Learning English opens doors for motivated mom


Tarek Mousa, who teaches English as a Second Language through Catholic Charities, works with Rawnak Hazim, one of 45 students currently part of the ESL program with him. Hazim, a refugee originally from Iraq, attends classes at the Catholic Charities Camden office.


Rawnak Hazim’s ambitions did not stop at learning the English language when she came to the United States as a refugee two years ago. But that’s where her journey toward living the American Dream began.

Hazim has spent the past two years as a dedicated student in the ESL (English as a Second Language) program sponsored by Catholic Charities, Diocese of Camden, where she went from speaking and understanding English at a minimal level to developing near fluency.

The energetic mother of three spoke with confidence and gratitude, “I only spoke a little bit of English before I came here. But I wanted and needed to learn so much more,” she explained. “Catholic Charities has allowed me to do that.”

Originally from Iraq, Hazim lived in Malaysia for eight years before moving to Audubon with her husband and children, ages 3, 11 and 13.

“I came to every single class at Catholic Charities,” she said. “I learned English grammar and vocabulary. I practiced speaking English with my teacher, volunteers and other students. I also learned how to connect with people.”

This month, Hazim began formal classes at Camden County College to refine her language skills. She still comes to Catholic Charities for assistance with homework and studying with Tarek Mousa, her ESL teacher.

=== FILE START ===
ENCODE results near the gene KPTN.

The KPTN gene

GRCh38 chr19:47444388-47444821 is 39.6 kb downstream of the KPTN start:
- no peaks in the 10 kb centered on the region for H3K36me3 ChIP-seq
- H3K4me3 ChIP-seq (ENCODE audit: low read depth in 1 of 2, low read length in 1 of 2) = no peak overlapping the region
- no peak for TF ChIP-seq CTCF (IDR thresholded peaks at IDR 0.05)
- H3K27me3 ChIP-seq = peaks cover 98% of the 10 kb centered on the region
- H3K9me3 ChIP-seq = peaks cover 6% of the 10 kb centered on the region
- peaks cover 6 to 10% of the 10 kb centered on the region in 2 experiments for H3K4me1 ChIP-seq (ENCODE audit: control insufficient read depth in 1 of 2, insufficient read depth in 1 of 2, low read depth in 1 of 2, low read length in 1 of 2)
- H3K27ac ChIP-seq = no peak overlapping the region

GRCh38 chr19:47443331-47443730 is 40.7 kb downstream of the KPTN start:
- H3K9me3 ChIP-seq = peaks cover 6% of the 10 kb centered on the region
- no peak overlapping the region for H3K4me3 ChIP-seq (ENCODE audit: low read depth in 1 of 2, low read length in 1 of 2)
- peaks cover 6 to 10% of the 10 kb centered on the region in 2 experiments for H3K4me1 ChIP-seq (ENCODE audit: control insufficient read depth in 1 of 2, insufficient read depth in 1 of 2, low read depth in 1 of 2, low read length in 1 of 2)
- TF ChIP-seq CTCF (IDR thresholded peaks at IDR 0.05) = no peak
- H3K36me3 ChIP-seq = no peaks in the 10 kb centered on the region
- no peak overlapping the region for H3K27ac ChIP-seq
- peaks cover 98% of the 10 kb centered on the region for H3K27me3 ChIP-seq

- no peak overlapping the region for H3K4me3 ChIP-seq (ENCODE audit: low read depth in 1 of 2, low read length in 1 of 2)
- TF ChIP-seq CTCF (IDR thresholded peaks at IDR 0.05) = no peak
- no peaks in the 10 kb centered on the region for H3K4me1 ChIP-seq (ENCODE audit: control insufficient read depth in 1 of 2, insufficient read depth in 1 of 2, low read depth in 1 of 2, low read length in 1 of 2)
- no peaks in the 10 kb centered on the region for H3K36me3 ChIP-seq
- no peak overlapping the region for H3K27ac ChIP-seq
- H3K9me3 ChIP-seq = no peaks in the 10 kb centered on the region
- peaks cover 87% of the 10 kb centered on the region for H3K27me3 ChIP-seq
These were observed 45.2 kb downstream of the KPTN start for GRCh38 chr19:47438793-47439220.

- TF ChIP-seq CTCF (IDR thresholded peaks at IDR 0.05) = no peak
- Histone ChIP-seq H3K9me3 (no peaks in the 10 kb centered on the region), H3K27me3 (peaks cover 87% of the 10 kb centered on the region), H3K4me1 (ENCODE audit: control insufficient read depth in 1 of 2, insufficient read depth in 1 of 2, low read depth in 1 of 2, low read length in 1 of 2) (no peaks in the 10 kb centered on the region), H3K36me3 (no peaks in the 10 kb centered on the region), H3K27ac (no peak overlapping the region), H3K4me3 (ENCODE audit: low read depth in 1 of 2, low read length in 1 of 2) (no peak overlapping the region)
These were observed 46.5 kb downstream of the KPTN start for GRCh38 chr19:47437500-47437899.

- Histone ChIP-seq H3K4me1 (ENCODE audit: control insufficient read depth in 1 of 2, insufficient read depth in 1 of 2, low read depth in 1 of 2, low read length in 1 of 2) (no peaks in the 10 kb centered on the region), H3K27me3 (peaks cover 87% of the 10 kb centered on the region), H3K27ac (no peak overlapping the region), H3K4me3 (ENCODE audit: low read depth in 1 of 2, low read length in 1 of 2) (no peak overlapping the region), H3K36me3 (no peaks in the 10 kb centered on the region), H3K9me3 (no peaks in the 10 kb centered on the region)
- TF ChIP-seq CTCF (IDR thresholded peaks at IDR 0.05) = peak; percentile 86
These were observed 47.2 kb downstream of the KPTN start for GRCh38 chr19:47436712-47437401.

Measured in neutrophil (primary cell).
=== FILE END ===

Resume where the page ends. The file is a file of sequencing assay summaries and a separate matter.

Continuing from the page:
Hazim is just one of more than 45 students who are currently part of the Catholic Charities ESL program with Mousa.

“Rawnak Hazim is a very motivated young woman,” beams Mousa. “She and the many other participants in our ESL program are so eager to assimilate and be productive members of our community. They know how important English proficiency is to achieving that goal, and they want to learn fast.”

Mousa, a native Arabic-speaker who has been teaching ESL for one year at Catholic Charities, explained his teaching style.  “I don’t just teach language and grammar. I teach culture lessons too, because that’s just as important for our immigrants and refugees to learn. I also try to help them the best I can with things like food and clothes, even though that’s not my job,” Mousa said, smiling as he carried a box of newly donated clothes past the ESL classroom. “If they’re worried about basic things like food and clothes, then learning English will not be their priority.”

“Mr. Tarek has helped me so much,” said Hazim. “He is such a wonderful teacher. He answers every question I have and is never tired or angry, and is always patient. … not just toward me, but toward everyone here.”

Hazim is determined to study computer science, a field she believes holds great opportunity for her, at Camden County College, but she stressed the importance of mastering English first.

“Right now, I only have a high school level of education,” she explained, “but I want to advance. I need to learn English well and be able to communicate effectively if I want a good job.”

In describing her hopes and plans for the future, Hazim focused on choosing the perfect words. “There is so much opportunity in this country — to learn, to succeed, to follow your dreams. My family is so fortunate to start our new life here. A life that begins with learning to speak English perfectly,” she added with a smile.

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